Apr 5, 2021, 2:07 PM
Phillipa

My mother and I both have rare diseases and have vastly different experiences in dealing with the health system. I was diagnosed with Hydrocephalus in the early 1970s thanks to an observant Plunket nurse. My sister was also diagnosed with Hydrocephlus at birth three years later. My parents were told not to have any more children, and there wasn't any advice or assistance available, so they just got on with things. Luckily, neither my sister nor I suffered any brain damage, though we have both required several surgeries over our lifetimes.

I was diagnosed with Addison's Disease in 2004 after having been severely unwell for a couple of months. I have an excellent GP who had spoken to an endocrinologist friend about me, and that led to my diagnosis. I was admitted via the Emergency Department at Wellington hospital that night, and have received excellent maintenance care ever since, with my endocrinologist available via email, and annual check-ups.

At the time I was also diagnosed with Hypothryoidism. Annual blood tests identified I had developed Pernicious Anaemia a few years later. Finally, in September 2019 I started experiencing severe nausea. My GP and endocrinologist worked together to order a series of blood tests, ultrasounds, x-rays and finally a CT scan, and on Christmas Eve 2019 I was diagnosed with pulmonary Sarcoidosis. I had further tests in January to rule out any heart involvement, and have had six-monthly follow-ups ever since. I strongly feel that I have been very lucky in that I have a GP and an endocrinologist who are invested in my care. I have the knowledge and resources to also advocate for myself. All of my various specialists are able to communicate with each other when necessary. I live a full and healthy life.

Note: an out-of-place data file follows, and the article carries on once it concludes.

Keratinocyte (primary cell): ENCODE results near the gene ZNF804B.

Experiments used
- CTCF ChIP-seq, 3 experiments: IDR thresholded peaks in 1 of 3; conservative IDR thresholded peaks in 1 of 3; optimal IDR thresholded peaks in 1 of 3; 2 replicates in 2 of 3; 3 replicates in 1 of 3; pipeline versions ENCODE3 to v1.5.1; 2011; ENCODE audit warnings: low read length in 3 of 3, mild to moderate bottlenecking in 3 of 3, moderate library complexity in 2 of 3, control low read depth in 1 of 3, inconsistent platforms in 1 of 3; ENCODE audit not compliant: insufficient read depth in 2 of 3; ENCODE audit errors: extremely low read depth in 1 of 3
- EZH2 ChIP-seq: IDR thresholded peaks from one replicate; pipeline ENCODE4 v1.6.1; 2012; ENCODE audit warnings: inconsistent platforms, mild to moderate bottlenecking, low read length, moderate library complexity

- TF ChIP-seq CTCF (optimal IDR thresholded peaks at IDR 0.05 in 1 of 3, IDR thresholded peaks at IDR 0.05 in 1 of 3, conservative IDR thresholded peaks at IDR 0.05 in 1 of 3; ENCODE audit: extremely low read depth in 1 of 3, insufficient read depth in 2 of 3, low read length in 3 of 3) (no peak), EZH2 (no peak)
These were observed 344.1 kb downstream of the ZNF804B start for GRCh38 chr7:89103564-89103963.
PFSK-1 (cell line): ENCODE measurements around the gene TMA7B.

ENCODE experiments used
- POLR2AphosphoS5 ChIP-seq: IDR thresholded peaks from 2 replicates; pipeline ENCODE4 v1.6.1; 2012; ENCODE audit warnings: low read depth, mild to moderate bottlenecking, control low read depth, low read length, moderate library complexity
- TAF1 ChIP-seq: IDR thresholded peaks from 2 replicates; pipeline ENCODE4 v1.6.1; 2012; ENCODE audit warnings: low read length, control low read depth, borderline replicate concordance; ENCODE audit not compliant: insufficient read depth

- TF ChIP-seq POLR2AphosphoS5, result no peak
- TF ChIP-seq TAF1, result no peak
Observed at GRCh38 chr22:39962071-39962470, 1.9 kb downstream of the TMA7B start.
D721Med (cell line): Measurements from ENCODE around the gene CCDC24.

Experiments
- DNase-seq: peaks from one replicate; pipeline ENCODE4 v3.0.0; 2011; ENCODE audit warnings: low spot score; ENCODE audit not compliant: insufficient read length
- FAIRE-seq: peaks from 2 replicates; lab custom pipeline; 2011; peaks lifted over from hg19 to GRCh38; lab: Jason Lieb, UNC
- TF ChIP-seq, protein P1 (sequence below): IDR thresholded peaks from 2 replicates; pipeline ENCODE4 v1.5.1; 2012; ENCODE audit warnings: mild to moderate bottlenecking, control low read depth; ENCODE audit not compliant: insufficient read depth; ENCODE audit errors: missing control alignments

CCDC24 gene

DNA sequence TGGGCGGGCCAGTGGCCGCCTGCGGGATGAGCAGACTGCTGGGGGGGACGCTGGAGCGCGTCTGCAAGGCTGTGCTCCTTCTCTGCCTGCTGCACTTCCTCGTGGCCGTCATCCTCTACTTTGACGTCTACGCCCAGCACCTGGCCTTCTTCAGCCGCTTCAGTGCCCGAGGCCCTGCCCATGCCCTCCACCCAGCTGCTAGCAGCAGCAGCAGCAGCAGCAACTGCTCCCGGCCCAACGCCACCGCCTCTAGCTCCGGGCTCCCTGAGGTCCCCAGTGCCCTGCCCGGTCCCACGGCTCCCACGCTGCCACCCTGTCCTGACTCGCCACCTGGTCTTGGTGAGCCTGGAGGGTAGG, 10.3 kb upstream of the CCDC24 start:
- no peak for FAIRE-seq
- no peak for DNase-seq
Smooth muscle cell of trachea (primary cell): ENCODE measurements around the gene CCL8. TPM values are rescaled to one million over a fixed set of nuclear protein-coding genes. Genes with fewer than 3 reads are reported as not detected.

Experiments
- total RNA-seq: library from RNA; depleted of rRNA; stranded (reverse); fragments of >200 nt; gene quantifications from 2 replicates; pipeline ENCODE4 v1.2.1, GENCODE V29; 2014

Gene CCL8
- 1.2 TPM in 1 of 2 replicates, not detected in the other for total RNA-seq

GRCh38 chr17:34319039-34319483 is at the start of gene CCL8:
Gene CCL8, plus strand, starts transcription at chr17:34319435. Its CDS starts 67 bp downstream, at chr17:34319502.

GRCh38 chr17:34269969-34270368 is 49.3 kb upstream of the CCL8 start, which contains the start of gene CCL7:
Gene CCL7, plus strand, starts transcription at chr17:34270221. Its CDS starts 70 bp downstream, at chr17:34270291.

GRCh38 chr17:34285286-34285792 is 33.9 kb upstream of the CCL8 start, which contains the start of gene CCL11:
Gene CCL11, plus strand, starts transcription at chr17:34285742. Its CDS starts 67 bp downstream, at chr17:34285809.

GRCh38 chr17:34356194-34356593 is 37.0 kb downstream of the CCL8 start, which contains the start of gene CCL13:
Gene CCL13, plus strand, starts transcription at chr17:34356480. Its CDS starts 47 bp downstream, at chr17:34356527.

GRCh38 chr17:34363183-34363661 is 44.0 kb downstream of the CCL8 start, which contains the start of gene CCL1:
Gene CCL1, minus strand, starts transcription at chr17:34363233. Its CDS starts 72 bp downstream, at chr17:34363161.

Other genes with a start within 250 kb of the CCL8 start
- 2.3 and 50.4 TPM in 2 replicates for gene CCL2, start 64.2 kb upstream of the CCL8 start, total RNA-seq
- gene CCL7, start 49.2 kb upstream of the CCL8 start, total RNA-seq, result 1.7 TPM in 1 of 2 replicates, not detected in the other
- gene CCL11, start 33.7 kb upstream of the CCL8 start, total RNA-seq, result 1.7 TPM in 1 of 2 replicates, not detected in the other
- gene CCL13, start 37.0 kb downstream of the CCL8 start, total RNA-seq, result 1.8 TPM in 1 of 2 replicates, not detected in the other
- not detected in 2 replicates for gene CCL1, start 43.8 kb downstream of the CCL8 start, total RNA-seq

My mother, on the other hand, lives in Stratford, in South Taranaki. Her story is very different. In her 50s she was diagnosed with type-2 diabetes, having previously been diagnosed with Hypothyroidism. Due to the speed at which her diabetes progressed, and the short period of time before she became insulin dependent, we believe her diabetes has an autoimmune component, although we have not been able to discuss this with anyone. The endocrinologist at that very first appointment was incredibly rude and dismissive, to the point that the nurses recommended we lay a complaint.

Due to the GP shortage in Taranaki, Mum has been able to access adequate primary care, or access to specialist care. Blood tests are not ordered, or not acted on, appointments are hard to get, and she generally feels her GP does not listen to her. Her blood tests seem to indicate a level of kidney failure, however, she has not been advised of this.

Later in her 50s Mum was diagnosed with GPA (formerly known as Wegener's Granulomatosis). To Taranaki Base Hospital's credit, she was diagnosed quite quickly, and her initial care and chemotherapy was very good. It was only after she went into remission that the wheels effectively fell off. There was no communication between her GP, endocrinologist, or rheumatologist. She was not able to get an appointment with an ENT specialist or with Plastics, despite the fact her condition has destroyed her nose (collapsing her septum), and her sinuses. She has constant infections due to the damage. She did eventually manage to get hearing aids, which the family paid for, however, they are not adequate and she still has great difficulty hearing, a factor that her doctors do not take into account when they interact with her. Most of the time she simply cannot hear what they are saying to her.